Later that year he gained a reputation as a "Boy Preacher", printing and handing out his own leaflets, which were often received with ridicule and disdain. He found employment as an office boy with the National Press Agency in Whitefriars House, where he was promoted to sub-editor. Working with an evangelist named McMasters, he co-founded the "Christian Social Mission", opening shortly after his 16th birthday as the Holloway Boy Preacher. His non-conformist approach aroused concern following his first sermon.
After contacting Charles Voysey, Guy was eventually granted an audience on 20 December 1902. The 74-year-old well-to-do Voysey was surprised to be confronted with a coarse-dressed 16-year-old working class boy. After careful preliminaries on the part of Voysey, the meeting lasted three hours. Their friendship was to continue until Voysey’s death in 1912.
In January 1903 the Reverend George Martin, an Anglican priest, visited Guy with one of his leaflets, asking to meet the Holloway Boy Preacher. Martin worked in London’s worst slums, and Guy joined him in his work with London’s poorest. His friendship with Martin lasted six years and influenced Guy strongly. He soon gave his last sermon from the pulpit and left the "Christian Social Mission".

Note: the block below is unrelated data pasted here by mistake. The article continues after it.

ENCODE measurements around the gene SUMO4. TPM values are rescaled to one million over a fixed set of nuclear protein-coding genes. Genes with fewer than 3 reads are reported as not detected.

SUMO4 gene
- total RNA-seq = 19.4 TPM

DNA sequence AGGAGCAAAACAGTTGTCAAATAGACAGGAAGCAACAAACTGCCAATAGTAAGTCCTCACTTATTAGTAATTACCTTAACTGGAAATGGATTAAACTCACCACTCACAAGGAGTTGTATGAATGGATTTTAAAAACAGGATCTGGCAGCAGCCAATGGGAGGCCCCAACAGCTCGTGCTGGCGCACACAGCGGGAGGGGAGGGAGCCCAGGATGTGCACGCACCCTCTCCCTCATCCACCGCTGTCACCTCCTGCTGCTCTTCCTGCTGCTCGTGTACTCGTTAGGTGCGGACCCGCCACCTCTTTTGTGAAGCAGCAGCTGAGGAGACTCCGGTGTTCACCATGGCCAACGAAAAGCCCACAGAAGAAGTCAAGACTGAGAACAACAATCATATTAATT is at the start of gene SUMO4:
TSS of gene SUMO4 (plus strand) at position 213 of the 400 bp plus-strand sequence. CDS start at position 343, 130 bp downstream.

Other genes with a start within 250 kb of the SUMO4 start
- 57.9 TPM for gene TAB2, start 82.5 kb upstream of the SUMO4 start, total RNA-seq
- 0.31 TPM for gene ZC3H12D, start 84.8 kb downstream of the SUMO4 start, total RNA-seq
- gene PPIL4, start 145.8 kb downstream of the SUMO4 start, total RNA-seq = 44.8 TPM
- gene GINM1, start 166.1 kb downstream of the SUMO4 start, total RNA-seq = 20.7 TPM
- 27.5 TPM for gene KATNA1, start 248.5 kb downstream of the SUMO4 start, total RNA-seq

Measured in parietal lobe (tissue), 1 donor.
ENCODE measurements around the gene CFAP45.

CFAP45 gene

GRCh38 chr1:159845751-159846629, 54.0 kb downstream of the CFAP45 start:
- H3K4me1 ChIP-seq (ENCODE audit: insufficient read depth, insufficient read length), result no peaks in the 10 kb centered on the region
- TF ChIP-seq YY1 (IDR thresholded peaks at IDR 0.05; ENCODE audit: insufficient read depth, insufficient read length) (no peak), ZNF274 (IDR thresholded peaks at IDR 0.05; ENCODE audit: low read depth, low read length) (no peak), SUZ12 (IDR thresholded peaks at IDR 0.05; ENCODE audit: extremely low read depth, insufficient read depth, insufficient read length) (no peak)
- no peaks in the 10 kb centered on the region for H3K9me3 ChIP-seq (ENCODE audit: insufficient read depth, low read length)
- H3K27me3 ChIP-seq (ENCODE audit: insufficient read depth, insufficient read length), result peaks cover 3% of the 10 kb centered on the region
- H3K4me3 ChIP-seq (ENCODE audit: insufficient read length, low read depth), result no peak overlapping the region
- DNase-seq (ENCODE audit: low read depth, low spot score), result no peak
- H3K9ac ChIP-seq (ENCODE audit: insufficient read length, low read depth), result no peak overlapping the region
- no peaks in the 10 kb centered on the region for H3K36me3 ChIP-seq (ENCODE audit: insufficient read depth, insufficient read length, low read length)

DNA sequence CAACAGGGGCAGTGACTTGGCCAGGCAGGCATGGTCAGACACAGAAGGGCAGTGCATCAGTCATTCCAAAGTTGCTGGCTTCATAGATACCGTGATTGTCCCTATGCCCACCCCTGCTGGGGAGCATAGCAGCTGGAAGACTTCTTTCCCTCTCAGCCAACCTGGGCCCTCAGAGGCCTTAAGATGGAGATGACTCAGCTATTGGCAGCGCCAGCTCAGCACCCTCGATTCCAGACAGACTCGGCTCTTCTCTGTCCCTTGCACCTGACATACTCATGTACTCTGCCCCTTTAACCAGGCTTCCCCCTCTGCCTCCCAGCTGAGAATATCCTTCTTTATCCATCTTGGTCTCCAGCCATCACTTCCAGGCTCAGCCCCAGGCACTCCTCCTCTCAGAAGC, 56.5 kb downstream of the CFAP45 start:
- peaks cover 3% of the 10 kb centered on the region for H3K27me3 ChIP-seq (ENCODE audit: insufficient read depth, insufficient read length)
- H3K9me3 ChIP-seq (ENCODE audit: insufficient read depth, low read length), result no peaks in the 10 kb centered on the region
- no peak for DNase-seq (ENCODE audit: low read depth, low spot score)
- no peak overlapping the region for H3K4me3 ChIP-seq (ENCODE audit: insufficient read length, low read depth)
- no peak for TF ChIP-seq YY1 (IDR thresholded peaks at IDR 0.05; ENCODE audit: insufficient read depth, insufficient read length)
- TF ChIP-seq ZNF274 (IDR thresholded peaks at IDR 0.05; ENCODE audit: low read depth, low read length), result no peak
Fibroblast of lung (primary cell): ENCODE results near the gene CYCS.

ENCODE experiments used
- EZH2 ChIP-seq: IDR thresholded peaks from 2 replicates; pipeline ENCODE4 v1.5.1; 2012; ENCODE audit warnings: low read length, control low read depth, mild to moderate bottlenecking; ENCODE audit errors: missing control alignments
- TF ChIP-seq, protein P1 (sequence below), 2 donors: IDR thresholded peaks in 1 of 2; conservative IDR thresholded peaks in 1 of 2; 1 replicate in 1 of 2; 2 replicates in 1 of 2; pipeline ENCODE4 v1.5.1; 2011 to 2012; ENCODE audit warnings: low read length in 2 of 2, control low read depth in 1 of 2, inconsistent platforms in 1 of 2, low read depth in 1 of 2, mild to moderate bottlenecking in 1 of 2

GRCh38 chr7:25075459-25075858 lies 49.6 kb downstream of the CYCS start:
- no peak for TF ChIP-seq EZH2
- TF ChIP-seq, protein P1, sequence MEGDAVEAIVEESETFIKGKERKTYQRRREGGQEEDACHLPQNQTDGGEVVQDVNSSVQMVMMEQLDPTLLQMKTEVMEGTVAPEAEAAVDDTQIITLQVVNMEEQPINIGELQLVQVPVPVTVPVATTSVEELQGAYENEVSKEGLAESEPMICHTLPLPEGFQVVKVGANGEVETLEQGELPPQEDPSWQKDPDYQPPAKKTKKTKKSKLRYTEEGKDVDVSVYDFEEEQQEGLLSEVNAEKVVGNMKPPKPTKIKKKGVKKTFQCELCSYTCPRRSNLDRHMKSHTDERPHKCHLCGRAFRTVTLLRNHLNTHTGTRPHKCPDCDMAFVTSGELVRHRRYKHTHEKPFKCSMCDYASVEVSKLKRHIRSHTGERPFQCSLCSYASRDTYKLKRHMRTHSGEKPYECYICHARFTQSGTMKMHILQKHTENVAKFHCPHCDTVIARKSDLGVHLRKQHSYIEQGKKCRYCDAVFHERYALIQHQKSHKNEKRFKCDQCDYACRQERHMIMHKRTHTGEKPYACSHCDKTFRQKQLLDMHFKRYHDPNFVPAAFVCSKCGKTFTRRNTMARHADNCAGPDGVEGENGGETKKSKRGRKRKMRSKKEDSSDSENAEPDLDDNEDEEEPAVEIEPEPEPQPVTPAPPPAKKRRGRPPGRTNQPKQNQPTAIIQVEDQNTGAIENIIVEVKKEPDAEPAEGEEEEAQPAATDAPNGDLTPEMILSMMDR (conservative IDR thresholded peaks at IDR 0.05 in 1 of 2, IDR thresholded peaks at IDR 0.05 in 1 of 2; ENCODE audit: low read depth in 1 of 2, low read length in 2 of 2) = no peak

Guy became a speaker at the Institute of Theism, but soon felt it was time to set up his own organisation. In 1904 he founded the Theistic Mission, which met every Sunday. With a considerable, though sometimes boisterous, crowd, Guy was gaining a reputation as a forceful young orator. He was also shifting towards atheism. By August, the meeting banner was changed to read The Clerkenwell Freethought Mission. Meetings often generated extreme hostility. On one occasion the crowd charged the platform, knocking Guy to the ground and beating him. Police intervention put an end to the meeting. Around this time he became interested in The Agnostic Journal and became friendly with its editor, "Saladin", a Scotsman. It was at the Journal’s office that he met another Scotsman, John Morrison Davidson, and Guy became more interested in Scottish affairs.